Nintendo Entertainment System

third-generation home video game console by Nintendo
(Redirected from NES)

The Nintendo Entertainment System (NES) is the first video game console made by Nintendo in Japan, Europe, the United States. It came out in 1985 in the United States and was very popular.

Nintendo Entertainment System

Official Nintendo Entertainment System logo
Family Computer logo

Nintendo Entertainment System with controller
Nintendo Family Computer

Top: North American/European NES control deck with controller, similar to the South Korean Comboy.
Bottom: Japanese/Taiwanese/Hong Kong Family Computer ("Famicom") main unit (with the hardwired controllers).
Also known asFamily Computer/Famicom (Japan)
Hyundai Comboy (Korea)
DeveloperNintendo R&D2
ManufacturerNintendo
TypeHome video game console
GenerationThird generation
Release date
  • JP: July 15, 1983 (1983-07-15) (Famicom)
  • NA: October 18, 1985 (1985-10-18)[1]
  • EU: September 1, 1986 (1986-09-01)a[›]
  • EU/AU: 1987
Lifespan1983–2003 (Famicom)[2]
1985–1995 (NES)
Introductory price¥14,800 (Japan)
$179 (US Deluxe Set)[3]
Discontinued
  • NA: August 14, 1995 (1995-08-14) (NES)[5][6]
  • JP: September 25, 2003 (September 25, 2003) (Famicom)[4]
Units soldWorldwide: 61.91 million
Japan: 19.35 million
America: 34.00 million
Other: 8.56 million[7]
MediaROM cartridge ("Game Pak")b[›]
CPURicoh 2A03 8-bit processor (MOS Technology 6502 core)
Controller input2 controller portsc[›]
1 expansion slot
Best-selling game
PredecessorColor TV-Game series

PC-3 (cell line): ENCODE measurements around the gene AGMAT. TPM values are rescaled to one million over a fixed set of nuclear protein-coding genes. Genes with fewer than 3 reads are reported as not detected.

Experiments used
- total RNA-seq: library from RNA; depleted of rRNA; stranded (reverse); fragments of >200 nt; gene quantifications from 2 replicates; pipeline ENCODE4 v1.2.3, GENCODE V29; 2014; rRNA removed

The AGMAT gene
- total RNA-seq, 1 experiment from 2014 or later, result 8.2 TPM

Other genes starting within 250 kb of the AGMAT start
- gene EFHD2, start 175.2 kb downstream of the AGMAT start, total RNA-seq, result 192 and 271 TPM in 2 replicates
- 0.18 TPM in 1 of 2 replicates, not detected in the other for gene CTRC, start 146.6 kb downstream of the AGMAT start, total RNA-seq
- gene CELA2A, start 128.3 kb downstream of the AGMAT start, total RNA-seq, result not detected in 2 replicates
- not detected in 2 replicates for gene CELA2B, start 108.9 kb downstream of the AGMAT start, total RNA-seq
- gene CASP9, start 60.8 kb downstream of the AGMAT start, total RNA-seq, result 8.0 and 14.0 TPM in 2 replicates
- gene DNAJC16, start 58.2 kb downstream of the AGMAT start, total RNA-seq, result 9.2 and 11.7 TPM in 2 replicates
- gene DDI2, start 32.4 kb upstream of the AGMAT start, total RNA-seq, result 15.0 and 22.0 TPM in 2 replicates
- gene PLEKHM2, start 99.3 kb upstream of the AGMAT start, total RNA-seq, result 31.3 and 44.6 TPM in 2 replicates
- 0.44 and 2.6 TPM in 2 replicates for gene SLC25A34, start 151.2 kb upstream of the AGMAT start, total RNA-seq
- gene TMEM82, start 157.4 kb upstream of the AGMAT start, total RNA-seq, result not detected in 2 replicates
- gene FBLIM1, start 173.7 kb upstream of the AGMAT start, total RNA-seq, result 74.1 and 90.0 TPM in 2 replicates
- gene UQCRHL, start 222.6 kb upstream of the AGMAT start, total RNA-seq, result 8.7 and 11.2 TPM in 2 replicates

SuccessorSuper Nintendo Entertainment System
Related articlesFamicom Disk System, Famicom 3D System

The controller for the NES was different from the joysticks that older consoles had. It had a D-pad button, that could go up, down, left, or right. It also had A, B, Select, and Start buttons. The NES could use up to two controllers for multiplayer games. There were also other types of controllers that could be used with the NES.

Some famous games for the NES are Super Mario Bros., The Legend of Zelda, Metroid, Mega Man, Castlevania, Donkey Kong, and Final Fantasy. There have been many sequels made to these games and they are still enjoyed today. Nintendo discontinued (stopped making and selling) the NES in 1995.

Technical detailsEdit

The CPU (Central Processing Unit) in the NES is called MOS 6502 and is an 8-bit CPU. The chip that contains the CPU also contains other electronics that generate sound for games and help with some other things. There are two different versions of the chip called 2A03 and 2A07 that are used in different regions of the world (2A03 works with NTSC TVs, 2A07 with PAL TVs). It was made by a company called Ricoh.

The NES uses a chip called the PPU (Picture Processing Unit) to draw graphics on the TV. It has two different versions called 2C02 (for NTSC TVs) and 2C07 (for PAL TVs). It was also made by Ricoh.

Related pagesEdit

ReferencesEdit

  1. "Oct. 18, 1985: Nintendo Entertainment System Launches". WIRED. October 18, 2010. Retrieved June 11, 2015.
  2. "Nintendo Co., Ltd. : Consolidated Sales Transition by Region" (PDF). Nintendo.co.jp. Retrieved August 8, 2018.
  3. Levin, Martin (November 20, 1985). "New components add some Zap to video games". San Bernardino County Sun. p. A-4.
  4. Nintendo to end Famicom and Super Famicom production. GameSpot.com (May 30, 2003). Retrieved on August 23, 2013.
  5. "Nintendo Entertainment System (NES) – 1985–1995". Classic Gaming. IGN. Retrieved 2010-07-19.
  6. L'Histoire de Nintendo volume 3 p. 113 (Ed. Pix'n Love, 2011)
  7. "Consolidated Sales Transition by Region" (PDF). First console by Nintendo. January 27, 2010. Archived from the original (PDF) on February 14, 2010. Retrieved February 14, 2010.
  8. Stuart, Keith (September 13, 2010). "Super Mario Bros: 25 Mario facts for the 25th anniversary". the Guardian. Retrieved November 2, 2018.
  9. "Super Mario Bros voted greatest computer game ever". The Daily Telegraph. July 27, 2008. Retrieved July 22, 2010.
  10. Goss, Patrick. "The games that sold consoles". MSN. Archived from the original on March 9, 2008. Retrieved September 24, 2011.